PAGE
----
Indonesian a dialogical misfit

Harold Schiffman hfsclpp at
Wed Oct 29 23:30:57 UTC 2008

Indonesian a dialogical misfit

Erwida Maulia, The Jakarta Post, Jakarta

Indonesian has been the country's official language for 80 years, but
it now faces marginalization as regions look to preserve their local
dialects and the country strives to learn English to keep up with
globalization. Dendy Sugono, head of the National Education Ministry
Language Center, said the public was concerned that the prevalence of
the Indonesian language was threatening the existence of local
dialects.  He said in Jakarta on Tuesday that at least nine local
dialects in Papua and one in North Maluku were facing extinction.

"Young families living in cities tend to speak Indonesian among
themselves. This is the main concern expressed during several local
dialect congresses held earlier, including the Javanese congress, the
Balinese congress, the Sundanese congress ...," Dendy told more than
1,000 people attending the opening of the Ninth Indonesian Language
Congress, which will run for five days.  He also said Indonesian was
facing threats from foreign languages, especially English, as a result
of Indonesia's struggle to compete on the global market.

"This situation shows how the positions and functions of the three
languages in the communities are not yet well established. What we
really need is to balance our mastery of local dialects, Indonesian
and foreign languages," Dendy said.  The congress, themed "Indonesian
Language Creates Smart and Competitive Indonesians on the Top of a
National Civilization Foundation", gathers linguists and literary
figures, policy makers, educators, students and a number of foreigners
teaching Indonesian abroad.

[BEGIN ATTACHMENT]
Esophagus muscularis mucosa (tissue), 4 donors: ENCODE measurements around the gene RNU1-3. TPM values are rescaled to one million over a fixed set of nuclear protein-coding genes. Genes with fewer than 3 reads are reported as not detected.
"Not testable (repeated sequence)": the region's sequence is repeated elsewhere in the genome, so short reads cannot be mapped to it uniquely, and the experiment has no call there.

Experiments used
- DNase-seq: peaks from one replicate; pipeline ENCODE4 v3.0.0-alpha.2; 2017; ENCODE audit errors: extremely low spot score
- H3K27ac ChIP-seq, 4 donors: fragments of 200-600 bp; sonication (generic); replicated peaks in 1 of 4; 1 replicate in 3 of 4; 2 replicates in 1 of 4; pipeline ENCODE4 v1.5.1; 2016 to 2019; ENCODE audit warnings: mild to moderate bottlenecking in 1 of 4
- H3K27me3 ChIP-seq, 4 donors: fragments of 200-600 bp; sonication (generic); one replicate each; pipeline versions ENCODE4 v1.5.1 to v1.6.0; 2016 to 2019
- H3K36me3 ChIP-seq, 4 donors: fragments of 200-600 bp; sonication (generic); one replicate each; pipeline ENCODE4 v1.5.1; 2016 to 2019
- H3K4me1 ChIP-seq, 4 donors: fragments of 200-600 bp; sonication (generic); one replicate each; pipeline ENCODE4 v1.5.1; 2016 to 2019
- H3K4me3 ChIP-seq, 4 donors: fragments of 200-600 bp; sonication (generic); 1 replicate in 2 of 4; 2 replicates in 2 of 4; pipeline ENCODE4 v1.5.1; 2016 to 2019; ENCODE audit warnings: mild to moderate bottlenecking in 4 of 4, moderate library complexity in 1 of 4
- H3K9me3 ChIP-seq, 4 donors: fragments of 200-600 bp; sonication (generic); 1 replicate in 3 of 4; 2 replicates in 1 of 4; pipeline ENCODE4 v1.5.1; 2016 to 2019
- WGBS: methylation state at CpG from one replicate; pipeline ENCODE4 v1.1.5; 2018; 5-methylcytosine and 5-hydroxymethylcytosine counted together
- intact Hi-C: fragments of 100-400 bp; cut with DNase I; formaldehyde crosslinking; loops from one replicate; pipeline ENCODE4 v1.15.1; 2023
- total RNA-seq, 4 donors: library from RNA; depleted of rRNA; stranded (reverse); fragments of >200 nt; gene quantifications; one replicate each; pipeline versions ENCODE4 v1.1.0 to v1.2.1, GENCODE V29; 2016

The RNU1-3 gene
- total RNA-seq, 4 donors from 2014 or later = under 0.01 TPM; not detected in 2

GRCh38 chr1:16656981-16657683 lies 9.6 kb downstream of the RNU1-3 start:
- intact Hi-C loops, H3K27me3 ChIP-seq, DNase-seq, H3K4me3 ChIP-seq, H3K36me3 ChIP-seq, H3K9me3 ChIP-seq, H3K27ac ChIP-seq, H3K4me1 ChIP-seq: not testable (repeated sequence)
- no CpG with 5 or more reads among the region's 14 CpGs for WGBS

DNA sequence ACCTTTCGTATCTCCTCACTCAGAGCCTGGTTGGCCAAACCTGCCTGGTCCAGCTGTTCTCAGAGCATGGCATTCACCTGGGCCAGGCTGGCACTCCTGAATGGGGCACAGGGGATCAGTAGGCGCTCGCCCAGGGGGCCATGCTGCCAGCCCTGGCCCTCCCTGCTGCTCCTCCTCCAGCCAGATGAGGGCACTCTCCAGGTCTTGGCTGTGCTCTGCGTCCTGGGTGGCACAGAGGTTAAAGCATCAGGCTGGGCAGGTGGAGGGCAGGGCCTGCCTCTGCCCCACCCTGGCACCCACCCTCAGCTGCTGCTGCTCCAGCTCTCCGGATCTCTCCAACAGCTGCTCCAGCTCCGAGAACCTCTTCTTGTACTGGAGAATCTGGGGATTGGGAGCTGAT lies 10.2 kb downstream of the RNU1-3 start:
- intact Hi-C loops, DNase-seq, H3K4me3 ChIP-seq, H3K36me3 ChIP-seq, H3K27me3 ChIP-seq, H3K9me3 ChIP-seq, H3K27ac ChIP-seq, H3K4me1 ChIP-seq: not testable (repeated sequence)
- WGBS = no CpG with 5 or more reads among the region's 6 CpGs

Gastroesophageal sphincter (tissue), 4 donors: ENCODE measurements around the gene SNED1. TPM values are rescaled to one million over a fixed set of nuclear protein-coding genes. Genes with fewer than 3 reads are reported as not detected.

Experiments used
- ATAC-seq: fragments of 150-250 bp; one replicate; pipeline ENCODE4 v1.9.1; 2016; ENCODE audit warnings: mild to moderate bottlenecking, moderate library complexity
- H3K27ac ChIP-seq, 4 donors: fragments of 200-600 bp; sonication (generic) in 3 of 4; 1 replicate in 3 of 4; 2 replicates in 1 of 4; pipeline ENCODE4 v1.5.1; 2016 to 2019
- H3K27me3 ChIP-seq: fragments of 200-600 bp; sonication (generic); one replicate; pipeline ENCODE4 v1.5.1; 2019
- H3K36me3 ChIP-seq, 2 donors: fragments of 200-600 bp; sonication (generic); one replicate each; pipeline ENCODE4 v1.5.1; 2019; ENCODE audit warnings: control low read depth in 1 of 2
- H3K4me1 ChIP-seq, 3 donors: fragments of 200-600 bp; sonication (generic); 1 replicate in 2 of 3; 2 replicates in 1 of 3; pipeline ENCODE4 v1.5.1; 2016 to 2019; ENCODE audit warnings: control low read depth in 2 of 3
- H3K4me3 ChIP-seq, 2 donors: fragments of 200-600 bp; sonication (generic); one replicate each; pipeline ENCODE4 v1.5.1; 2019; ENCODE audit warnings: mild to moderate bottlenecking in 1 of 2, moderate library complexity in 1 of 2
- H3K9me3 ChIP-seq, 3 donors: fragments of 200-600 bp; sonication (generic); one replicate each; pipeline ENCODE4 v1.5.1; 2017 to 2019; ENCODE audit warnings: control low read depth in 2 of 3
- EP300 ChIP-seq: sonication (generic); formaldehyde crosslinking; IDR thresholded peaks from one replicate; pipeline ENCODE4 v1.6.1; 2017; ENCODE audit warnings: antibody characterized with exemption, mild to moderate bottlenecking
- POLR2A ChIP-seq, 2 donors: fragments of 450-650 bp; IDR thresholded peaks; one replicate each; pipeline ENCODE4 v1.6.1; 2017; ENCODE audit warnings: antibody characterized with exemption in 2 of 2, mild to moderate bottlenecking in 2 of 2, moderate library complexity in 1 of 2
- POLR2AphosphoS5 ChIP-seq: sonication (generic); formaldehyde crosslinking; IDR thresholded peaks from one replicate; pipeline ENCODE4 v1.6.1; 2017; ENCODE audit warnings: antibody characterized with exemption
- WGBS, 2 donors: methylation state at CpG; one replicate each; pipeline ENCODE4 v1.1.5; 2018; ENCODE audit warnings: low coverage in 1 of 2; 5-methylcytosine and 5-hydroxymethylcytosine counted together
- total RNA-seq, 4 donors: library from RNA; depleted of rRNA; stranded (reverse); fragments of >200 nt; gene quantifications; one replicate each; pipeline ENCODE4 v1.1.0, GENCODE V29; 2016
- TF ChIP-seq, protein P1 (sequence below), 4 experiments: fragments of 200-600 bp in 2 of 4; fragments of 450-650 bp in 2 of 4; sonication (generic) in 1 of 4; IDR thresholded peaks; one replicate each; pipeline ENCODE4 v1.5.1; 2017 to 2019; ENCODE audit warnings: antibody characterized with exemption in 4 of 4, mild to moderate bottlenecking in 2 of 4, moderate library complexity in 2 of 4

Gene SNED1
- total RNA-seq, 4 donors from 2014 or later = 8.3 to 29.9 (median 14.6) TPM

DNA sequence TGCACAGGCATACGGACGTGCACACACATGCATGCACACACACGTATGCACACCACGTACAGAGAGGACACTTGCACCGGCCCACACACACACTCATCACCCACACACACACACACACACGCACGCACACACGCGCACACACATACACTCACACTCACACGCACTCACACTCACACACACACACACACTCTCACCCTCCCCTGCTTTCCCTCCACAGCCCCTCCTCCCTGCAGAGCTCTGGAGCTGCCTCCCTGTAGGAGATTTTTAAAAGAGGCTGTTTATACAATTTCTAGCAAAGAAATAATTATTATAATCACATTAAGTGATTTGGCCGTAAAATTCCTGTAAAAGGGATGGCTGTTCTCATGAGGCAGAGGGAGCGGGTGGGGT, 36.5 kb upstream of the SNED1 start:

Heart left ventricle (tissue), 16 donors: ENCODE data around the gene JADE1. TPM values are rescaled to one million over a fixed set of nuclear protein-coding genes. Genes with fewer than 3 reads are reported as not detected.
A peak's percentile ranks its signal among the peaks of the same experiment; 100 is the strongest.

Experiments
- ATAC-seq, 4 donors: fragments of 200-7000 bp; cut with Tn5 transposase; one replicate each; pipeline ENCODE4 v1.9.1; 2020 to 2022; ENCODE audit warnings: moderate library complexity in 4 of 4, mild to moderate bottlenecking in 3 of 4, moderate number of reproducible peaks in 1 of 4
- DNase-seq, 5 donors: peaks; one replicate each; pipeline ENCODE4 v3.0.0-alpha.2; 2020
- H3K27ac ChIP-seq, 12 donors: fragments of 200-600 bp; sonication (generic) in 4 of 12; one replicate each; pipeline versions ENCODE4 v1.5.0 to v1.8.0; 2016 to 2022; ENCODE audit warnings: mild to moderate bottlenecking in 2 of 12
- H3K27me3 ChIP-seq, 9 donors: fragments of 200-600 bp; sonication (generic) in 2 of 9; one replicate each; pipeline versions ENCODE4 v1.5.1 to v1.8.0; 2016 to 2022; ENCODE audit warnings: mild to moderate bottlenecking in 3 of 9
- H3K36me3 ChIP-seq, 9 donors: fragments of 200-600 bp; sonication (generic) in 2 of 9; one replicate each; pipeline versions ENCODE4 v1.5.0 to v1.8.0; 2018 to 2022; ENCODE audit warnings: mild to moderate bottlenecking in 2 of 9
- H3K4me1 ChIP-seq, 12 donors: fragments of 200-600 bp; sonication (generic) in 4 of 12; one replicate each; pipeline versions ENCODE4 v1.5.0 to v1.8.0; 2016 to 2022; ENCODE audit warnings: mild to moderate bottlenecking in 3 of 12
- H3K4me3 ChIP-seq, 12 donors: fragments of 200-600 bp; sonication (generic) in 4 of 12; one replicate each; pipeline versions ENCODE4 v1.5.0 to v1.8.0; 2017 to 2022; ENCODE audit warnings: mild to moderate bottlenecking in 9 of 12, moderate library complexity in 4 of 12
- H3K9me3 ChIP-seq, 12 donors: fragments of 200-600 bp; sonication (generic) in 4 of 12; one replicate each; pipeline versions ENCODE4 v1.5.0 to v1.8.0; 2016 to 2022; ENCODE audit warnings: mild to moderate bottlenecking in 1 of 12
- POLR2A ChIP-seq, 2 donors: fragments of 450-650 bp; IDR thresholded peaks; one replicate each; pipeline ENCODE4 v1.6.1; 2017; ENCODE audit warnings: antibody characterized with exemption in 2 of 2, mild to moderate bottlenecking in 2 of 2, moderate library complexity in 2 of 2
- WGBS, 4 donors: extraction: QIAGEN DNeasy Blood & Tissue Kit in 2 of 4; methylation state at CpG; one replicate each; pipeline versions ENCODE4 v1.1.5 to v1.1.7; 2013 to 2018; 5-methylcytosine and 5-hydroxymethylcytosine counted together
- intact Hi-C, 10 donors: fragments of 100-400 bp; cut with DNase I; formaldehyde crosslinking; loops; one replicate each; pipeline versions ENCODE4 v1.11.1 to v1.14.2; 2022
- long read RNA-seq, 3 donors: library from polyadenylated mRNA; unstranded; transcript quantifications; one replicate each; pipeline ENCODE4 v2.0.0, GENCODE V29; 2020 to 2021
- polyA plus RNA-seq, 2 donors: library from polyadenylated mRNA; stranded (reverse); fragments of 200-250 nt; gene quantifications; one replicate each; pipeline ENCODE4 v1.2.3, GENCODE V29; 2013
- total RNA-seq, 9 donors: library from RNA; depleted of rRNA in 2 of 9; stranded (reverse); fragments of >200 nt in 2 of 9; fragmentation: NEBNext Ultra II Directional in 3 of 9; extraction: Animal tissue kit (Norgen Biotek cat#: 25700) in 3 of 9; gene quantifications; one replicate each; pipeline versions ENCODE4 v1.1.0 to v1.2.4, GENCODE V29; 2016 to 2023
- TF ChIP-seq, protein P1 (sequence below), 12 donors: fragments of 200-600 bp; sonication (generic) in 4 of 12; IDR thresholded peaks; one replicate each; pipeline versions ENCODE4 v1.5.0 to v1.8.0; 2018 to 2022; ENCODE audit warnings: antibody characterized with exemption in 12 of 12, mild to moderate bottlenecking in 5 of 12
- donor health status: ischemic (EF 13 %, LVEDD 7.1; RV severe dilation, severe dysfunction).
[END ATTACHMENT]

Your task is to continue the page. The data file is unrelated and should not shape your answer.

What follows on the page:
Dendy said up to 67 countries had universities or other institutions
that offered Indonesian language classes, and that every year about
500 foreign students were invited to learn Indonesian under a
scholarship scheme funded by the ministry. Education Minister Bambang
Sudibyo said in his opening speech that Indonesian was engaged in a
"dialogical interaction" with foreign languages, and that the
community should not view the situation from a "pessimistic point of

He said the Indonesian language was in desperate need of expansion as
it had absorbed many scientific and technological words from foreign
languages. M. Umar Muslim, an Indonesian language lecturer at the
University of Indonesia (UI), said in order to balance the use of
local dialects, Indonesian and foreign languages, there should be a
definition of appropriate situations for each.  Local dialects, he
said, should be extensively spoken at home, where parents should not
be ashamed of speaking them.

Indonesian should be spoken between people from different regions and
in formal situations, while English could be used when learning
science and technology at universities, he said. Tuesday's event also
saw the launch of the Indonesian Language Map, which displays the
country's 440 local dialects according to where they are spoken across
the archipelago. The Language Center also launched an Indonesian
dictionary and thesaurus, which can be accessed for free at

N.b.: Listing on the lgpolicy-list is merely intended as a service to
its members
and implies neither approval, confirmation nor agreement by the owner
or sponsor of
the list as to the veracity of a message's contents. Members who
disagree with a
message are encouraged to post a rebuttal. (H. Schiffman, Moderator)

More information about the Lgpolicy-list mailing list